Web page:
The final numbers for all the races from last Sunday are finally being published. All in all, the news remains mixed. The PSUV, in all the races, won with approximately 53%, or 5,073,774 votes. The opposition took 3,948,912 or 42%. If we compare these numbers to those of the failed recall referendum of last December, the Chavistas were able to mobilize more of the base, while the opposition did significantly worse than they did during the ‘no’ campaign.
The PSUV also dominated the mayoral seats up for grabs, winning 263 (in many key cities) compared to the opposition’s 48. Where the PSUV lost its most significant ground, in Caracas, (including the post of Alcaldía Mayor, mayor of Sucre and governor of Miranda) the blame can only lie with the performance of the previous Chavista Alcalde Mayor Juan Barreto, whose performance was so poor he was basically told by Chávez not to stand for reelection, even though he was eligible.
It looks as if the mobilization of the middle and upper middle classes against the PSUV was decisive last Sunday. Venezuela is thus as polarized as ever. The poor majority backs the Socialist project en masse, while the business classes remain fearful of Socialism on an abstract, ideological level. PSUV candidate of the ‘internal right’ (and loser in the municipality of Sucre) Jesse Chacón lamented this fact yesterday, suggesting that the middle and upper middle classes weren’t sufficiently convinced that “socialism also includes them.”
The elections went off peacefully enough, and the aftermath has been uniformly tranquil in all but a few places throughout the country. Here in Caracas, the opposition victors have been sounding a conciliatory tone, promising to govern ‘for all caraqueñas and caraqueños.’ Symbolically, Antonio Ledezma, the metro mayor elect, is calling for the city to be cleaned of election propaganda, to wipe away the appearance of a divided city. However, some Chavistas are already preparing for the worst. Members of the ‘hot corner collective,’ who meet in Plaza Bolívar (which is also the location of the metro mayor’s offices) held a meeting on Monday in which they reminded themselves and the public of the last time Caracas had an opposition mayor.
Describing the mayor-elect as a ‘coup monger, yankee wannabe, and guarimbero (a proponent of the violent street protests and blockades mobilized by the opposition in 2004),’ the collective expressed the fear that the hard rightwing opposition will feel emboldened and protected by the mayor. This is a pretty common fear among Chavistas, and the next few years promise to be interesting, to say the least.
However, I can’t help but see a silver lining in all this. Throughout the past ten years of Chavismo, every radicalization of the movement has been triggered by the opposition’s missteps and attacks. With the likelihood of an emboldened opposition and the loss in stature of rightwing Chavistas like Chacón – whose above quote suggests he has a rather weak notion of what Socialism entails – the possibility of deepening the Bolivarian Revolution may have increased in the past few days.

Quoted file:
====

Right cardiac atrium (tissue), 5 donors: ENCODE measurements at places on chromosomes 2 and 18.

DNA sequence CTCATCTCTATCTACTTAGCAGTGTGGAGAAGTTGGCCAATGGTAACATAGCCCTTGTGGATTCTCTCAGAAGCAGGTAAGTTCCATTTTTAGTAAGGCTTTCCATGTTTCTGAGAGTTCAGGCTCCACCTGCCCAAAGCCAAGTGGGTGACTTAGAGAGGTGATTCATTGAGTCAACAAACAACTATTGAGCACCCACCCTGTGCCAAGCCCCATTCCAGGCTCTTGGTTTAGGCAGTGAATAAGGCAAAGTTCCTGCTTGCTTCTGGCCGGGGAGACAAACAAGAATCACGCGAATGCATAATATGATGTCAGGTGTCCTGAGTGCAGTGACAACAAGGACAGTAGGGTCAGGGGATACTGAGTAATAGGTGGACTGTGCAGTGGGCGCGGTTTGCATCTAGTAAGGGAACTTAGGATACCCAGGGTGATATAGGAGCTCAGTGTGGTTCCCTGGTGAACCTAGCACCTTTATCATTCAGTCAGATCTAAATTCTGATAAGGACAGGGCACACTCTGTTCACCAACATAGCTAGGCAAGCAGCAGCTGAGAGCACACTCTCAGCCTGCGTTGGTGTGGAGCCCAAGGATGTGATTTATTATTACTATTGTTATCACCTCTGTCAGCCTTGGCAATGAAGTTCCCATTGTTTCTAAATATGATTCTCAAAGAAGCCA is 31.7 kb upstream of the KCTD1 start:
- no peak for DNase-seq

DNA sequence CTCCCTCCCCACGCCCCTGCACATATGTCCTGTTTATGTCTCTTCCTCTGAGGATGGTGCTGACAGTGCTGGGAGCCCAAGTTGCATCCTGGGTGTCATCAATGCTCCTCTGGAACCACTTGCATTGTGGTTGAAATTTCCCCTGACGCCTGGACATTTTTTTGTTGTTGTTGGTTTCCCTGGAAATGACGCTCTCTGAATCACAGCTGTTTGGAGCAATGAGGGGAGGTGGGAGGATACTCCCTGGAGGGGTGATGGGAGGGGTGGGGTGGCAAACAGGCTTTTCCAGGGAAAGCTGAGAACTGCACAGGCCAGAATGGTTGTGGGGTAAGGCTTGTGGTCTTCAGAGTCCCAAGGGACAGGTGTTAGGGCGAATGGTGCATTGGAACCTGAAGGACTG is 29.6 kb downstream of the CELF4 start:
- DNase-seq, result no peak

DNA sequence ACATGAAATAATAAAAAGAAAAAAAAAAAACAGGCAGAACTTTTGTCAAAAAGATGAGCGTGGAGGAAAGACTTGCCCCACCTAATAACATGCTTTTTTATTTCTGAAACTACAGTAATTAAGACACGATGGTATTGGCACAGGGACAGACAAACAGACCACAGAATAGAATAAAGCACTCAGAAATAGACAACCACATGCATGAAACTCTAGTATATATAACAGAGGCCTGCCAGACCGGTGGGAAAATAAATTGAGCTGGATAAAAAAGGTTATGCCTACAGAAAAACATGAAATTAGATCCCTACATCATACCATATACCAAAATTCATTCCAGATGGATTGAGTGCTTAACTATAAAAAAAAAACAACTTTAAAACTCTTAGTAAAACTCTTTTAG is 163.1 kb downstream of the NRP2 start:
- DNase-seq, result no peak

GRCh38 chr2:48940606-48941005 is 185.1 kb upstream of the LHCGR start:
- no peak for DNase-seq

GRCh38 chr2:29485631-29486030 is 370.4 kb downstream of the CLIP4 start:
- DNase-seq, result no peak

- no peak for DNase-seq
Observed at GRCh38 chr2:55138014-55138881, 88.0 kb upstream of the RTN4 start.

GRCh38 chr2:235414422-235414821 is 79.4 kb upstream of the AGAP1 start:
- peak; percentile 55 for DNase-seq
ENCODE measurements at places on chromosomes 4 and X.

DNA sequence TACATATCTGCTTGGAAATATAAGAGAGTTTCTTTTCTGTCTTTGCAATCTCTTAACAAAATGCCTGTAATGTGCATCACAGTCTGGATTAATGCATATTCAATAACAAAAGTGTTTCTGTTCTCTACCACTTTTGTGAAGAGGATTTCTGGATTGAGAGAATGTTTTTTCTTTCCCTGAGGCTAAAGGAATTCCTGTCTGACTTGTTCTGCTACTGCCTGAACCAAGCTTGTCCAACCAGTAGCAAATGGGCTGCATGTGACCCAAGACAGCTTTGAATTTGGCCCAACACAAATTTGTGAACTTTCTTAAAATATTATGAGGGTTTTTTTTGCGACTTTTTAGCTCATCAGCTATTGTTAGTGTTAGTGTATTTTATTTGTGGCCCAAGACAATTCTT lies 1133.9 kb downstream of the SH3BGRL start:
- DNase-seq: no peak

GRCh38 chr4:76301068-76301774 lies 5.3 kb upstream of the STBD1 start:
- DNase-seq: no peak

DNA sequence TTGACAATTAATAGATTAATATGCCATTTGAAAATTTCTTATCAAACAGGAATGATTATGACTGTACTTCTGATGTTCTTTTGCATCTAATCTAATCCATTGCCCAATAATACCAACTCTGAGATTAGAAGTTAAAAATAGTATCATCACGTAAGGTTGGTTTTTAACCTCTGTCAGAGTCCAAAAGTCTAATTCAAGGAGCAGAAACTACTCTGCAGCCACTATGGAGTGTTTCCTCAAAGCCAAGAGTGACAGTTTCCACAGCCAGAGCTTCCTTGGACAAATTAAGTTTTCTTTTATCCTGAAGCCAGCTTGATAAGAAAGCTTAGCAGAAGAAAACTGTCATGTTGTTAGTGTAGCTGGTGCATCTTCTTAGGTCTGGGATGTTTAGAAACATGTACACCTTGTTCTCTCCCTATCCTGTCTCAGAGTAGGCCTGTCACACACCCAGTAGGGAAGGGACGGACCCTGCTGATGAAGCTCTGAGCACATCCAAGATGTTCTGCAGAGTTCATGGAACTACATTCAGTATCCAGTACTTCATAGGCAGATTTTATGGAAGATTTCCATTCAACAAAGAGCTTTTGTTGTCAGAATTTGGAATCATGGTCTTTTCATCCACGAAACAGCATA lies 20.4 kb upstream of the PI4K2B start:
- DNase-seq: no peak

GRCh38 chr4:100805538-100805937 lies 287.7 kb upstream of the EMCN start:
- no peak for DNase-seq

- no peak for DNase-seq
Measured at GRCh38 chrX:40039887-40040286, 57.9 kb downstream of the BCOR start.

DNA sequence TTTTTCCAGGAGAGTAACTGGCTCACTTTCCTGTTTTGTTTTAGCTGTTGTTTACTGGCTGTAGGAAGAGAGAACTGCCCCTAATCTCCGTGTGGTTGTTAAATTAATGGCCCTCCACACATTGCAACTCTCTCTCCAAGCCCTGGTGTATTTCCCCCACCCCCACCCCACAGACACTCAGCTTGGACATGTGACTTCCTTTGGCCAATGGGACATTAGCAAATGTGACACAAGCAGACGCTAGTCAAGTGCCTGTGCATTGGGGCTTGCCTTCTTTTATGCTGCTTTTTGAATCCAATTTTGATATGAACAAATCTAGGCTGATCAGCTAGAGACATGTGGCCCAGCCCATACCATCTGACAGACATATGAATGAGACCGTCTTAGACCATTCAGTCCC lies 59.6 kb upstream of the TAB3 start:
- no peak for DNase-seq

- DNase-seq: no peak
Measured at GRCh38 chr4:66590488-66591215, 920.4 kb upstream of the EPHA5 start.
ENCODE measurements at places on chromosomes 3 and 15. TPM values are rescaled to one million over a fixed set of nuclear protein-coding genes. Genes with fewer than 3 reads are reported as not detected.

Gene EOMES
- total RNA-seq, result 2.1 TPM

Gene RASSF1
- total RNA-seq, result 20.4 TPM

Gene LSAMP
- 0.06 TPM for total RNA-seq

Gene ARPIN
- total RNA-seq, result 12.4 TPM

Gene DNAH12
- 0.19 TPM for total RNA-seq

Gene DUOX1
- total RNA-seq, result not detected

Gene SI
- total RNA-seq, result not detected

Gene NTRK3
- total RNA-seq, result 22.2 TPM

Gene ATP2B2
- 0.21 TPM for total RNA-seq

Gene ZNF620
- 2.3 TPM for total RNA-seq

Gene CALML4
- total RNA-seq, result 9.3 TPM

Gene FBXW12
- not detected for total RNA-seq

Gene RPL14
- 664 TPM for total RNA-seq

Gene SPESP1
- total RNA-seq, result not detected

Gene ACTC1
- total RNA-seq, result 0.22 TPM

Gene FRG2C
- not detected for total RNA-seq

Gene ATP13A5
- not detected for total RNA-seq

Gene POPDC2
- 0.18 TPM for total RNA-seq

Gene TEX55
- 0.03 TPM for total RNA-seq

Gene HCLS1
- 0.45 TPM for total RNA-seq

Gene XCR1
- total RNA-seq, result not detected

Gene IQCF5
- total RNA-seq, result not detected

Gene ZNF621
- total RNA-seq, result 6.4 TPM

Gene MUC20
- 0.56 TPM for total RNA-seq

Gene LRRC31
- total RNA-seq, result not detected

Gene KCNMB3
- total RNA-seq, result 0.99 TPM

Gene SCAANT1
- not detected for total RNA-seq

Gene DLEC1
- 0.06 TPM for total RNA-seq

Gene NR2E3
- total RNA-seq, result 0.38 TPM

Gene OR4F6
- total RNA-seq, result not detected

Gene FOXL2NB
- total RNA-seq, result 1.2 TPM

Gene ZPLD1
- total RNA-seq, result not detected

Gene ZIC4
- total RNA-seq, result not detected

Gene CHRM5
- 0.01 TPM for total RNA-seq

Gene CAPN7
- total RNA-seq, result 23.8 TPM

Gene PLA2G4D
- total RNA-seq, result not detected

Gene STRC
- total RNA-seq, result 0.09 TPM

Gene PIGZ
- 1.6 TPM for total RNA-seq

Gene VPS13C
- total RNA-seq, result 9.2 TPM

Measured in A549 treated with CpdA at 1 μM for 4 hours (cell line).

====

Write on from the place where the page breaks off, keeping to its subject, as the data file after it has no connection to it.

The key contradiction to pay attention to, however, is that between the politics of enmity – which on an affective level are quite intense here in Venezuela – and the faith in democracy and the rule of law exhibited by nearly all quarters of national politics. That is to say, the politics of enmity calls for the eradication of the enemy, for the creation of a space devoid of their presence, where as democracy in its western liberal guise (including Venezuela’s radical and more direct democracy) is based on a formal pluralism which puts a premium on tolerance. And we see this daily in Venezuelan politics. The constitution is one of the most common political props in the land, and all PSUV victory or concession speeches have included a phrase along the lines of “we respect the constitution, we are democrats.”
Yet, at the same time, Venezuela is one of the most partisan places in the world (in both the stupid sense of US politics as well as in the notion of militancy and one sidedness that transcends mere party platforms and competitions). Chavistas and opposition alike see their other as a blight on the country and the world. The difference of course is that the opposition’s position is of necessity agonistic in that their notion of enmity requires the maintenance of the poor (who else would clean their toilets?) whereas the Chavistas hold a very real antagonism that goes beyond bourgeois dialectics. Their fight is that absolute and destructive one that desires a world without the bourgeoisie, without this particular generation of domestic opposition, without the class structure that persists in Venezuela despite four years in the pursuit of 21st century socialism.
Y una Pausa:
I’m off to the west of the country for a week or so. I’ll be in Maracaibo (center of the opposition’s strength) and Mérida, in the Andes. I’m not taking my computer, so I’ll also most likely not post until I’m back in Caracas. Cheers.